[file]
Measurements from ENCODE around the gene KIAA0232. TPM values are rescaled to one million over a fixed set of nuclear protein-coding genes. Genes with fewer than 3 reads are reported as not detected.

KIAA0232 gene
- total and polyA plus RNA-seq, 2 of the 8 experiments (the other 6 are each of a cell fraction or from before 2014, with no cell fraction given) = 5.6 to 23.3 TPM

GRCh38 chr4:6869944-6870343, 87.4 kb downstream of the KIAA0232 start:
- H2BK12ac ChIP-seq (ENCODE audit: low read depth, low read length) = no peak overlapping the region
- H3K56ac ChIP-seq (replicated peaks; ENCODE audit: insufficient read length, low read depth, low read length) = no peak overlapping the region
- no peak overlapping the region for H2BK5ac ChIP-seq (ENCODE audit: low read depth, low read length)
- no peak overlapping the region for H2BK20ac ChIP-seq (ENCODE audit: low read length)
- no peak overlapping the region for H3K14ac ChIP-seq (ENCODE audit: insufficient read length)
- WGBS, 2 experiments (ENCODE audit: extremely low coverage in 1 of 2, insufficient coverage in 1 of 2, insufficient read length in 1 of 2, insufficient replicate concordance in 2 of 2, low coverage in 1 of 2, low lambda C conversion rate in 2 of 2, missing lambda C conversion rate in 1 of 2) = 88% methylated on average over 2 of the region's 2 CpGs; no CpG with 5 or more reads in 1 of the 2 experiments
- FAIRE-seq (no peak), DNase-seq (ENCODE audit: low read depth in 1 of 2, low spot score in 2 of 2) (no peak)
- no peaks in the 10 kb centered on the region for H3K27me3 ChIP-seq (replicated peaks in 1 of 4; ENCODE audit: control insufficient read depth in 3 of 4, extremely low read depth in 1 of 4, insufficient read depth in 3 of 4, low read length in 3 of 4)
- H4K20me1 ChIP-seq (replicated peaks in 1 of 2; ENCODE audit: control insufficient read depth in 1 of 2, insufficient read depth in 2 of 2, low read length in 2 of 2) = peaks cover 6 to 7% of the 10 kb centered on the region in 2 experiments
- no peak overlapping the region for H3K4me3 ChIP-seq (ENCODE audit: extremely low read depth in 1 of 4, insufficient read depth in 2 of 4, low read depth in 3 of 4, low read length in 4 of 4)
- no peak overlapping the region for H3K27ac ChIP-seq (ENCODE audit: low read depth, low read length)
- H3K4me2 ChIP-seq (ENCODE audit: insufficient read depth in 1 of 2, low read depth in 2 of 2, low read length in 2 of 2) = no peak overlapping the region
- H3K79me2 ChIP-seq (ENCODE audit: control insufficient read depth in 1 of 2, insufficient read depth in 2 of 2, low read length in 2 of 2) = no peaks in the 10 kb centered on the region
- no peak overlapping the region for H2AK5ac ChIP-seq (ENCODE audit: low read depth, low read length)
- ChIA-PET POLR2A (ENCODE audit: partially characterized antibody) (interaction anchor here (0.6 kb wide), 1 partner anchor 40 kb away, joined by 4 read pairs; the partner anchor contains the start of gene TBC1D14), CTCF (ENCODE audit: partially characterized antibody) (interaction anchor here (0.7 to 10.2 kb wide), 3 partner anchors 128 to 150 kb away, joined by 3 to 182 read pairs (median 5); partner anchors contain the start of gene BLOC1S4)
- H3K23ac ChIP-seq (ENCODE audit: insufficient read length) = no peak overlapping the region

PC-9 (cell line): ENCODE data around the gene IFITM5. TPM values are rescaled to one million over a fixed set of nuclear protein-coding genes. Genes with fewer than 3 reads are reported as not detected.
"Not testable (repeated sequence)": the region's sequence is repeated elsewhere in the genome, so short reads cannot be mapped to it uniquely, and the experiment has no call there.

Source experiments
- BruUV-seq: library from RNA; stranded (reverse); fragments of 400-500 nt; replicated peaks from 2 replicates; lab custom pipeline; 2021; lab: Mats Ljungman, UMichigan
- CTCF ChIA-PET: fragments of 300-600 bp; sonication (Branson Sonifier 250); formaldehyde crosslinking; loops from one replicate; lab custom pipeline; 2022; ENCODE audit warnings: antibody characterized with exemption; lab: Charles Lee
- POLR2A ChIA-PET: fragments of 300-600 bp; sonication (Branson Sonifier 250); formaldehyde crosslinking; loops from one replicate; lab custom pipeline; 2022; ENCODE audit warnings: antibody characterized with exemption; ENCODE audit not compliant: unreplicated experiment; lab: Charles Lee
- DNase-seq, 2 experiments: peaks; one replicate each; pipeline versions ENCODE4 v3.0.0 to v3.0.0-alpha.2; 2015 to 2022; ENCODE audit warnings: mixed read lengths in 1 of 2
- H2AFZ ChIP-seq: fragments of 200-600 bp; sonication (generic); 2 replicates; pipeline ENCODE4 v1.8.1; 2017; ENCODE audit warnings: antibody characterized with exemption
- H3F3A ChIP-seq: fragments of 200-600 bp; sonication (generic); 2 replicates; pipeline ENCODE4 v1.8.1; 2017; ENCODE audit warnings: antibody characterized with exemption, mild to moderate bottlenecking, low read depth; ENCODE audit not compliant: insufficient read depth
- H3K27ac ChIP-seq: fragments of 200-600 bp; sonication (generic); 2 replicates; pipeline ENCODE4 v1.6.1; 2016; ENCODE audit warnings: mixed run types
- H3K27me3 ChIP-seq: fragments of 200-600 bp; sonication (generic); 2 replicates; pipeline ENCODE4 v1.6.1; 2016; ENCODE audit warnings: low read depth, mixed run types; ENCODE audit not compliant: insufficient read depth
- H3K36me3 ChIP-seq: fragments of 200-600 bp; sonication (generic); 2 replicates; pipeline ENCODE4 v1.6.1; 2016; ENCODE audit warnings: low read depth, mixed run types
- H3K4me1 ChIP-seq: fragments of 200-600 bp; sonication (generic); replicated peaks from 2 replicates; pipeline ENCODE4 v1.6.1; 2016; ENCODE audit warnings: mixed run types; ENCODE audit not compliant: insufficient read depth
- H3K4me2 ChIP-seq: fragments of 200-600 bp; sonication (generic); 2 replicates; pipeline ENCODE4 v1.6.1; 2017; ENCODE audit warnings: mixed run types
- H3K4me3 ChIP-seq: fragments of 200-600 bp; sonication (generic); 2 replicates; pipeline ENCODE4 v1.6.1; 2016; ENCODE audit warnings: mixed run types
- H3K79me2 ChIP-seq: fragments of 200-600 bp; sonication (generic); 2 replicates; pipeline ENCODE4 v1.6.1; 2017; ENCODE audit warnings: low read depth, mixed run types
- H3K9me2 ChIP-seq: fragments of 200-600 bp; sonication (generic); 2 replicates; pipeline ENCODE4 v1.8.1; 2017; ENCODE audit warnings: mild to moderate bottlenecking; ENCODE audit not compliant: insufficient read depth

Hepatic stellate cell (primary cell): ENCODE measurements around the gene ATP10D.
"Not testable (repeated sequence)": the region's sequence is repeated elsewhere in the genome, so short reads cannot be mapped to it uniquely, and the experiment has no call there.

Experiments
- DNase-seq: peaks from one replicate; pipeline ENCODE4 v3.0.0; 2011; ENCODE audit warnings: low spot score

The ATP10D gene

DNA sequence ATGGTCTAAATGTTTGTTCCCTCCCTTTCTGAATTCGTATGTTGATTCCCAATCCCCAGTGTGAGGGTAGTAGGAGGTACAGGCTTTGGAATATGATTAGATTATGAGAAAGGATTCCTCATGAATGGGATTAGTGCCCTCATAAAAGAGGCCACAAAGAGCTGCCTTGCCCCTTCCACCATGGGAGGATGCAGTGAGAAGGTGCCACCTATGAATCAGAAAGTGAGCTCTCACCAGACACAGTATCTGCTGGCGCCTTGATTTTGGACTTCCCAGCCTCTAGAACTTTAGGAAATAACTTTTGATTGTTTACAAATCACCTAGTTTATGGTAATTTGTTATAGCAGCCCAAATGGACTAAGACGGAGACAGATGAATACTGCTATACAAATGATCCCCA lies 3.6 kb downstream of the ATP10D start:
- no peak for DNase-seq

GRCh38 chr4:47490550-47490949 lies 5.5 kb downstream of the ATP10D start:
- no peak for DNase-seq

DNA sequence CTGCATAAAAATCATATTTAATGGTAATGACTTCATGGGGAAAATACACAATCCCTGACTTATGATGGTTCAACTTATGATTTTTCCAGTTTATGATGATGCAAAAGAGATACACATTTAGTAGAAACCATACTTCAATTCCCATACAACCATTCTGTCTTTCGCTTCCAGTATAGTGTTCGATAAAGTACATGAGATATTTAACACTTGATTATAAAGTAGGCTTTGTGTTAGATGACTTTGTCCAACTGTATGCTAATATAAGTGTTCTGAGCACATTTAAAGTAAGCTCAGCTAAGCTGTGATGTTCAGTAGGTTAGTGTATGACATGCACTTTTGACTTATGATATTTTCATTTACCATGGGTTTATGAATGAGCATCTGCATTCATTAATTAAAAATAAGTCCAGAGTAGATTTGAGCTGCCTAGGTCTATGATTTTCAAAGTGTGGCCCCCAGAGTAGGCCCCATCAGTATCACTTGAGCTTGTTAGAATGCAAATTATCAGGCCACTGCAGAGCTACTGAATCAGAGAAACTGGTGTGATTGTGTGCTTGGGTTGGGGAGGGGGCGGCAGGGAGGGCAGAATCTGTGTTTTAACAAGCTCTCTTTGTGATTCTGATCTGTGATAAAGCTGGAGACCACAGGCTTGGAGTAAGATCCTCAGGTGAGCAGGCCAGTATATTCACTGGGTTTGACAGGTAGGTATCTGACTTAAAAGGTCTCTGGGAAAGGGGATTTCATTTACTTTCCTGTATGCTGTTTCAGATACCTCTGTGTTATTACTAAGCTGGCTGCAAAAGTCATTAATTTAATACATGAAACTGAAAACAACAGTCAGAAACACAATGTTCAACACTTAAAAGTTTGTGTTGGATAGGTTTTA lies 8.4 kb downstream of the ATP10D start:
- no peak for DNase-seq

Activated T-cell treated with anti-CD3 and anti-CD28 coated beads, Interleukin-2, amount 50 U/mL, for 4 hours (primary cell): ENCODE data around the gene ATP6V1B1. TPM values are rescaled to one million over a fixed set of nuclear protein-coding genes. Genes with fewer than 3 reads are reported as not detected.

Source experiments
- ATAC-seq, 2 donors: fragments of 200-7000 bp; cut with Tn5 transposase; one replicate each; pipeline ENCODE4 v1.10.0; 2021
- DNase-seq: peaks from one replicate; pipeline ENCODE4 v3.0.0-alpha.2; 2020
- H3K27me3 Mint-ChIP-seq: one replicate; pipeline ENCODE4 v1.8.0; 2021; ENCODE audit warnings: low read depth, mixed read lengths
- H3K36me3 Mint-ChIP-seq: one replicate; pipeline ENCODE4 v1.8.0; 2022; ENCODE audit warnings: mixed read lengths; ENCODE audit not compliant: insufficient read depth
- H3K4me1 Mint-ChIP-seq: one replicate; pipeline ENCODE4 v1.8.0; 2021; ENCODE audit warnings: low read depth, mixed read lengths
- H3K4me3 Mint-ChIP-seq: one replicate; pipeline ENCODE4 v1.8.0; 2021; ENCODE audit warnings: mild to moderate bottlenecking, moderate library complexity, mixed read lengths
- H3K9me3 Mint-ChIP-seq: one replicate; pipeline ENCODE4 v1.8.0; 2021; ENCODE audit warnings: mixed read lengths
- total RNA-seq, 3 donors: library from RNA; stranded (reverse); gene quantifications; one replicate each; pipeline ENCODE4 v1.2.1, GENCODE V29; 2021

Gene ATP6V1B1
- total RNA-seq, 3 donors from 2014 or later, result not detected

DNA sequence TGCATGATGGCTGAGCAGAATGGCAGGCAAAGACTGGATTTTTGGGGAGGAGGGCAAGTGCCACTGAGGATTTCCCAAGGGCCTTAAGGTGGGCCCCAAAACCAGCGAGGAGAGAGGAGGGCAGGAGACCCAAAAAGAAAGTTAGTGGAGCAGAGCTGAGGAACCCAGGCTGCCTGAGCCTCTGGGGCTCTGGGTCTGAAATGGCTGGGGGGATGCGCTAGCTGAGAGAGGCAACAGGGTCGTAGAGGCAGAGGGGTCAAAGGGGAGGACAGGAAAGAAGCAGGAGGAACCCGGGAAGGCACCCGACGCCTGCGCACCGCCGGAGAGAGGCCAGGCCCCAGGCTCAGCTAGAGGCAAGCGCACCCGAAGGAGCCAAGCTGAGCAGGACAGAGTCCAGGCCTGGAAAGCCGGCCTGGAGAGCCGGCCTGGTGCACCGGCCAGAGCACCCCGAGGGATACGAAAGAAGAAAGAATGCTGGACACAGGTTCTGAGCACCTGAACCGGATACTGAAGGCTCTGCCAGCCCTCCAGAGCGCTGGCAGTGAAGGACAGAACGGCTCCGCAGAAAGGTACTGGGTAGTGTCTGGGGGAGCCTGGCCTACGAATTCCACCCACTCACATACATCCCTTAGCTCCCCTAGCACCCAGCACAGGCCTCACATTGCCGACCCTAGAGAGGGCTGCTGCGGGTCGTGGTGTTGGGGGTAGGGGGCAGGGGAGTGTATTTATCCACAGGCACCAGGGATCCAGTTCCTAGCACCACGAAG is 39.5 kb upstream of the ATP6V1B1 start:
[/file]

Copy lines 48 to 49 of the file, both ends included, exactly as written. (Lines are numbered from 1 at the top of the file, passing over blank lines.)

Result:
- no peak for DNase-seq

Activated T-cell treated with anti-CD3 and anti-CD28 coated beads, Interleukin-2, amount 50 U/mL, for 4 hours (primary cell): ENCODE data around the gene ATP6V1B1. TPM values are rescaled to one million over a fixed set of nuclear protein-coding genes. Genes with fewer than 3 reads are reported as not detected.